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Institute of Advanced Orthopedics, MOSC Hospital and Medical College, Kolenchery, Ernakulam, Kerala

Shoulder dislocation with bone loss

Shoulder dislocation becomes a difficult problem to treat when the glenoid (cup) and humeral head (ball) develops bone loss due to the multiple episodes of dislocation. This page discusses the various options to deal with bone loss associated with shoulder instability.

Read about treatment of Shoulder dislocation before bone loss happensArthroscopic Bankart Surgery

Anatomy


The shoulder is a ball and socket joint and is the most mobile joint of the body. Its plays a major role in positioning your arm and hand in space. Because of its great mobility, it is inherently at risk for instability.
The socket of the shoulder (the glenoid) is part of the shoulder blade or scapula. The ball is part of the arm bone or humerus. The socket is rather shallow which allows for the wide range of motion that the shoulder requires. Around the socket is a soft tissue called the labrum (Latin for lip). Think of this rim of tissue as an O-ring that lines the edge of the bony socket. It is attached to the shoulder capsule. One of its main jobs is to help keep the ball centered in the socket during shoulder motion. When the shoulder dislocates, it is usually this labrum or rim of tissue which tears from socket. Shoulder instability occurs when the ball, or humerus head, is forced out of the shoulder socket (glenoid). This can happen during a sudden injury. Once a shoulder has dislocated, further dislocations may occur over time. When the shoulder is in this loosened state and multiple dislocations occur, it is referred to as chronic shoulder instability.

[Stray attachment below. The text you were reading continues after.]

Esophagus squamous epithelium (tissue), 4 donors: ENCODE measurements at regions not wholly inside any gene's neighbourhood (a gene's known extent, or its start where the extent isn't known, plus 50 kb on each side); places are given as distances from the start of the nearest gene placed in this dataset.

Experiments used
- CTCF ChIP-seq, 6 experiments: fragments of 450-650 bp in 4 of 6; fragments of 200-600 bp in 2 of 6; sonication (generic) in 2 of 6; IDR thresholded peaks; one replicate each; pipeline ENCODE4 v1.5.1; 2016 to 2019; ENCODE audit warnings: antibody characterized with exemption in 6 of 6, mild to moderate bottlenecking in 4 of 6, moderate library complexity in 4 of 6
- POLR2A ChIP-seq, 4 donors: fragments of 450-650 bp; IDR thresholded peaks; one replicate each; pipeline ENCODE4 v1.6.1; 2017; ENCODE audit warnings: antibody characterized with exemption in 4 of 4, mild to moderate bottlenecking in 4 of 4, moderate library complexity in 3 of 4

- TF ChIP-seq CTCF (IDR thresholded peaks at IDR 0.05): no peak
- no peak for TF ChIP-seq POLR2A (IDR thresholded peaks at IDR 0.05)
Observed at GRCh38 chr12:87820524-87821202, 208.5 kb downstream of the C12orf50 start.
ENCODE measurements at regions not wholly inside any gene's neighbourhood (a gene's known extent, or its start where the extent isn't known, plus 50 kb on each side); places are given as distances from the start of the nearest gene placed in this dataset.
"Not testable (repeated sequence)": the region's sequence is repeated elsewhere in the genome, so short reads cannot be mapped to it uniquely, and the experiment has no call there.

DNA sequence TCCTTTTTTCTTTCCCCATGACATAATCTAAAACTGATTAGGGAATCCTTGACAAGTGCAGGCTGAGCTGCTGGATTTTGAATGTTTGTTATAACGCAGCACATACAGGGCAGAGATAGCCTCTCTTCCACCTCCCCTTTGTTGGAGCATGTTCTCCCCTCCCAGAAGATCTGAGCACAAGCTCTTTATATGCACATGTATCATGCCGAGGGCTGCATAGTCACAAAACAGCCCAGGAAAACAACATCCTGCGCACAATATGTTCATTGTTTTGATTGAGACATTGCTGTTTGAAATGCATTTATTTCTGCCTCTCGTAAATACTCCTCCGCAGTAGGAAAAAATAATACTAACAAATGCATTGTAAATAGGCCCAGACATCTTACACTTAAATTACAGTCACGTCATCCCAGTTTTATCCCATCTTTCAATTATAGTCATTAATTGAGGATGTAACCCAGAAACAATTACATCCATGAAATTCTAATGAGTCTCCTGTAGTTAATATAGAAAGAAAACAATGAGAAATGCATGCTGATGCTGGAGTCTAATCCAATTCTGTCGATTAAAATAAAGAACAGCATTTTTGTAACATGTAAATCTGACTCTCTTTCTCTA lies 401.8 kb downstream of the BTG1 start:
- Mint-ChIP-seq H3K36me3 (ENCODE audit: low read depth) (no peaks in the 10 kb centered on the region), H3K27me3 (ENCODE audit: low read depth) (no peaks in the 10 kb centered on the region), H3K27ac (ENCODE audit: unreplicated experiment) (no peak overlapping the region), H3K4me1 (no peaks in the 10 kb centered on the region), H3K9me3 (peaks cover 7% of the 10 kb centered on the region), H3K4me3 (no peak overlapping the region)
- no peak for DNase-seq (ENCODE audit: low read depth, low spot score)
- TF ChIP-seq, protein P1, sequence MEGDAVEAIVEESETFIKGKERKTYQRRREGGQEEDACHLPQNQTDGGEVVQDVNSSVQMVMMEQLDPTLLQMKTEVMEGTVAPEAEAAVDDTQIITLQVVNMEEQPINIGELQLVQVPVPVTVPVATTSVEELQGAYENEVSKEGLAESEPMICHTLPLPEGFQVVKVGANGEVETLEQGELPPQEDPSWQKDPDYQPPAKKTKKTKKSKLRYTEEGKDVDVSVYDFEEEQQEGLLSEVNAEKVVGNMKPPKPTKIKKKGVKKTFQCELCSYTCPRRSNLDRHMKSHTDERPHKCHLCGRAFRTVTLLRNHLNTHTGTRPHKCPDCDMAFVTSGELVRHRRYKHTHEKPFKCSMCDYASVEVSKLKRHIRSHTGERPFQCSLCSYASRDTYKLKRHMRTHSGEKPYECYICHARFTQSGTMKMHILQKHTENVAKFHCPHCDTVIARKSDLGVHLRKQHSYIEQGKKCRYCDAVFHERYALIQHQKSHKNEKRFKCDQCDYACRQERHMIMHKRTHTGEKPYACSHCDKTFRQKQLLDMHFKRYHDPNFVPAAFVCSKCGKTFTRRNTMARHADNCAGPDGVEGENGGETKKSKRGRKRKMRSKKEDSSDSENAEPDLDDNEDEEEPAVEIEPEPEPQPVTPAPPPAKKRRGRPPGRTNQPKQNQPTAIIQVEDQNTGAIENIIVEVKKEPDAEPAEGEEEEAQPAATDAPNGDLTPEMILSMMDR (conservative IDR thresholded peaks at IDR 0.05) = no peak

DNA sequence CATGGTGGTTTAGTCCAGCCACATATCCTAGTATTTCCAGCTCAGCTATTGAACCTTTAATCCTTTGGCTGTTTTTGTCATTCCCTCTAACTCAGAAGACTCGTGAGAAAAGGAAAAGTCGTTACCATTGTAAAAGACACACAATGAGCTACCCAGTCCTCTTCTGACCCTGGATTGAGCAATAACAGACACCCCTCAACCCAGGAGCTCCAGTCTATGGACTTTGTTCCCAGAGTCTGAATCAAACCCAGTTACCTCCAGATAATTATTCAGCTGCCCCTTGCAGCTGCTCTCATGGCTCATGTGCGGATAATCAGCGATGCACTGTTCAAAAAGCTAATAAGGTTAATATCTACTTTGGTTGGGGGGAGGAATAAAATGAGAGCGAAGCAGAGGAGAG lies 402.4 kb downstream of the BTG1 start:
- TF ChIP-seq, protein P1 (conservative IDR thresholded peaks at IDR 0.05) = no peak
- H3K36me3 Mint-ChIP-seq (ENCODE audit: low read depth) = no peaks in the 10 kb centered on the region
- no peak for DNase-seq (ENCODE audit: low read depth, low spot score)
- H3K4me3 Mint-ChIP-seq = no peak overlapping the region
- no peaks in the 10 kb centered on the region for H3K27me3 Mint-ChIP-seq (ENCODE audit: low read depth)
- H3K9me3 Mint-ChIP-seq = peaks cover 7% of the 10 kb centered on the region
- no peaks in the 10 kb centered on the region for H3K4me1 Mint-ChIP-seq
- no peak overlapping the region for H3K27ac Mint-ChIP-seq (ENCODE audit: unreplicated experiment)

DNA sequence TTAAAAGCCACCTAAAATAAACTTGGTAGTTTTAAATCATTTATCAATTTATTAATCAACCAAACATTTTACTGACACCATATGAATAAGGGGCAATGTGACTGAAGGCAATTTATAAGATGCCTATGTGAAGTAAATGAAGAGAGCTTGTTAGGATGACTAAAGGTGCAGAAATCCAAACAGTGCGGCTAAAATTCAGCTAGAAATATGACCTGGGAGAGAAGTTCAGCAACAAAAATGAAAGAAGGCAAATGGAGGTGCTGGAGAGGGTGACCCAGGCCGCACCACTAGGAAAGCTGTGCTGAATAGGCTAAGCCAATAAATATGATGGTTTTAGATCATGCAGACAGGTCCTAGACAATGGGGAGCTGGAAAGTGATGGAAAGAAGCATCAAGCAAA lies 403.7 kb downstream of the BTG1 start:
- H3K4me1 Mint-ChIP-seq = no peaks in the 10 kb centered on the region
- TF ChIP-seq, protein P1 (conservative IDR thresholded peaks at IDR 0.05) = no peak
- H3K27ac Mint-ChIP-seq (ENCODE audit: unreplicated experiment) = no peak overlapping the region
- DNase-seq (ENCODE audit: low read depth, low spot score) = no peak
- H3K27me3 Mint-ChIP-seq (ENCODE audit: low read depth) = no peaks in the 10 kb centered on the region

Typically, this results in damage and stretching of the ligaments and labrum of the shoulder. In some cases, though,
this results in damage to the bony socket which is a more severe form of shoulder instability. When the bony socket
is damaged, instability can be much more profound.

Useful Link:

https://www.ncbi.nlm.nih.gov/pmc/articles/PMC4437927/

http://www.clevelandshoulder.com/articles/arthro-latarjet.pdf

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